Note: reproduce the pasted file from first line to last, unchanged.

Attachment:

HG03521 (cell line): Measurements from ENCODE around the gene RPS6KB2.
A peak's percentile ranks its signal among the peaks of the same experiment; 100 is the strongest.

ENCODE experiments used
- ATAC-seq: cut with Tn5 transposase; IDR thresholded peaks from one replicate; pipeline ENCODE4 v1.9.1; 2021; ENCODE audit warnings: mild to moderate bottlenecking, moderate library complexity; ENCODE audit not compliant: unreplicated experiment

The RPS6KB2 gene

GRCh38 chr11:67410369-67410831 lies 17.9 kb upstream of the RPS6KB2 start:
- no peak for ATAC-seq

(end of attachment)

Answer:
HG03521 (cell line): Measurements from ENCODE around the gene RPS6KB2.
A peak's percentile ranks its signal among the peaks of the same experiment; 100 is the strongest.

ENCODE experiments used
- ATAC-seq: cut with Tn5 transposase; IDR thresholded peaks from one replicate; pipeline ENCODE4 v1.9.1; 2021; ENCODE audit warnings: mild to moderate bottlenecking, moderate library complexity; ENCODE audit not compliant: unreplicated experiment

The RPS6KB2 gene

GRCh38 chr11:67410369-67410831 lies 17.9 kb upstream of the RPS6KB2 start:
- no peak for ATAC-seq